Dismiss
Announcing Stack Overflow Documentation

We started with Q&A. Technical documentation is next, and we need your help.

Whether you're a beginner or an experienced developer, you can contribute.

Sign up and start helping → Learn more about Documentation →

I have the implementation of MyUnitClass declared like so:

@implementation MyUnitClass
Unit* _unit = NULL;

In a for loop I am iterating a number of times and creating multiple instances of MyUnitClass. Unit is behaving like a static variable. I have a breakpoint set inside the init method of MyUnitClass and this is what I get each time the class is initalized:

(gdb) print _unit
$4 = (Unit *) 0x112340
(gdb) print _unit
$5 = (Unit *) 0x112340

NOTE:

I have already solved the issue by moving the variables into the @interface declaration. If you answer the question, it would be great to see a link to a page where this info can be found.

share|improve this question
2  
Objective-C does not have member variables; it has instance variables. More or less the same thing, but consistency of naming helps. – bbum Aug 12 '12 at 6:05
up vote 3 down vote accepted

As Richard pointed out, the absence of the braces defines the var as a global. In terms of declaring instance variables, there are a couple of approaches:

In the Objective-C Programming Language there is discussion of declaration of instance variables either in the @interface or the @implementation.

So, you can define an instance variable x in the @interface, which is the most common place you historically will have seen instance variables defined:

@interface TestClass : NSObject
{
    NSInteger x;
}
@end

@implementation TestClass

// define the methods

@end

As the above link describes, though, you can also define it in your @implementation (though, as a matter of convention, I don't think you'll see this very often):

@interface TestClass : NSObject

@end

@implementation TestClass
{
    NSInteger x;
}

// define the methods

@end

There is actually a third place you can put your instance variables, in class extensions (discussed later in the same document). In practice, this means you can have your .h defined as follows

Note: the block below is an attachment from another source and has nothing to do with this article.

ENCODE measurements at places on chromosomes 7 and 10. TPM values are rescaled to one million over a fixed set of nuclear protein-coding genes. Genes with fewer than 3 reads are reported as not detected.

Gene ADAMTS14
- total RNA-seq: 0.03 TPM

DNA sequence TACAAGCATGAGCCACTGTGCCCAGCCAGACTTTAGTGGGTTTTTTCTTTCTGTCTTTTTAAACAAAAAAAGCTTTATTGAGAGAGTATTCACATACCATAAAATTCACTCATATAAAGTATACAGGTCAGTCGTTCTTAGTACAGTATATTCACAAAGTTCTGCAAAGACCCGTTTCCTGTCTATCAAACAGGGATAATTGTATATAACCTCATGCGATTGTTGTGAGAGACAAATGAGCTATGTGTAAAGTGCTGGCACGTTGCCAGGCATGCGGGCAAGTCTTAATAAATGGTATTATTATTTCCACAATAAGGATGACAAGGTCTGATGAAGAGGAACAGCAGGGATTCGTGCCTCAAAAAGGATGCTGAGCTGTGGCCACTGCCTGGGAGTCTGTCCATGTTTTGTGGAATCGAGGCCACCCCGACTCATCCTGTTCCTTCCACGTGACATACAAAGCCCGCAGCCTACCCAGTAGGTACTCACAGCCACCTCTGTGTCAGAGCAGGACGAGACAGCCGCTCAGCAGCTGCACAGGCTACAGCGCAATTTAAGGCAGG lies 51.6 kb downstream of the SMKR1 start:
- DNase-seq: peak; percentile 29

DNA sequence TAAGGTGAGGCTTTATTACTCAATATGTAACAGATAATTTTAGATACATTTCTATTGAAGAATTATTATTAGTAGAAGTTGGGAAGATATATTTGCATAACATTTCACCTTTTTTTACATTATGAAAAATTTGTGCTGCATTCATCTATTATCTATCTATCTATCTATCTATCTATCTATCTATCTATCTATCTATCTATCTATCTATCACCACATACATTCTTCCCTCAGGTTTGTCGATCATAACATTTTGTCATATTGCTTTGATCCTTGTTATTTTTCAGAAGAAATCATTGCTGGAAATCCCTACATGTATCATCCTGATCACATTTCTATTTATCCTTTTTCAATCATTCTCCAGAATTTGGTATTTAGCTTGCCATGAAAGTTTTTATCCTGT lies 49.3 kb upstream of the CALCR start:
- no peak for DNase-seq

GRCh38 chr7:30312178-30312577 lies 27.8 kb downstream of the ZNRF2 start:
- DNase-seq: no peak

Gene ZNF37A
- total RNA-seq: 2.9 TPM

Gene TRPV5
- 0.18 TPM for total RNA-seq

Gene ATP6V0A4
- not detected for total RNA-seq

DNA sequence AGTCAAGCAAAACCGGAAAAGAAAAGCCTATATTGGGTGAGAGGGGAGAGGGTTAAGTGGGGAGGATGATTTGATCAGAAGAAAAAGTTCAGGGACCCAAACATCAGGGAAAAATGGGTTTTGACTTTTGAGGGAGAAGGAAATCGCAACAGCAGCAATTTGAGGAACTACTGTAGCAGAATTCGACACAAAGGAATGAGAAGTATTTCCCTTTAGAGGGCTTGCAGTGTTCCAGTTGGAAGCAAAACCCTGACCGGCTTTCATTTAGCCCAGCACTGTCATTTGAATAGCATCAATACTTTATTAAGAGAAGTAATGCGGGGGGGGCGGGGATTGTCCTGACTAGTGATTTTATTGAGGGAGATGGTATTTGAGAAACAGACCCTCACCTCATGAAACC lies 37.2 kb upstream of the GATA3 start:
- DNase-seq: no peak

// TestClass.h

@interface TestClass : NSObject

// define public properties and methods here

@end

and your .m as follows:

// TestClass.m

// this is the class extension

@interface TestClass ()
{
    NSInteger x;
}
@end

// this is the implementation

@implementation TestClass

// define the methods

@end

This last approach (a .h with @interface, a .m with class extension and the @implementation) is now the format that the Xcode templates use when you create a new class. In practice, this means that you can put your public declarations in the .h file, and put your private @property and instance variables in the class extension. It just makes your code a little cleaner, keeping you from cluttering your .h file (which is in effect your public interface to your class) with private implementation details. For instance variables, perhaps the previous technique of defining your instance variables in the @implementation is equivalent, but I don't think that works with @property declarations, in which case the class extension becomes useful.

share|improve this answer
    
Actually Xcode only uses the class extension variant if you have a subclass of a UIKit element, like UIViewController. But, seeing as how many people only ever subclass that in their apps, it's a quite easy mistake to make. – Richard J. Ross III Aug 12 '12 at 13:22
    
@RichardJ.RossIII Ah, it only automatically adds a blank class extension for UIKit subclasses? I hadn't noticed that. But, obviously, you can use class extensions for any class you want. – Rob Aug 12 '12 at 14:11

It's because you didn't surround the variable with curly braces, making it a global. To fix, try defining it like this:

@implementation MyObject {
   unsigned int myVar;
}

// rest of implementation

@end

There can only be one @implementation block, so if it is already declared in the .h file, then the members would need to be added there or the entire block would need to be moved to the .m file.

This is a remnant from C, and the compiler doesn't quite know that you want it to be an iVar, not a global.

share|improve this answer
    
I've seen this type of notation as well (out side of implementation curly braces): @synthesize preferences =__preferences. I guess in this case it's a plain old member and NOT a global. – Brian Aug 12 '12 at 1:02
    
@rhooligan The @synthesize is slightly different, a property implementation directive. To quote from the Objective-C Programming Language: "You use the @synthesize directive to tell the compiler that it should synthesize the setter and/or getter methods for a property if you do not supply them within the @implementation block. The @synthesize directive also synthesizes an appropriate instance variable if it is not otherwise declared." – Rob Aug 12 '12 at 9:07

Your Answer

 
discard

By posting your answer, you agree to the privacy policy and terms of service.

Not the answer you're looking for? Browse other questions tagged or ask your own question.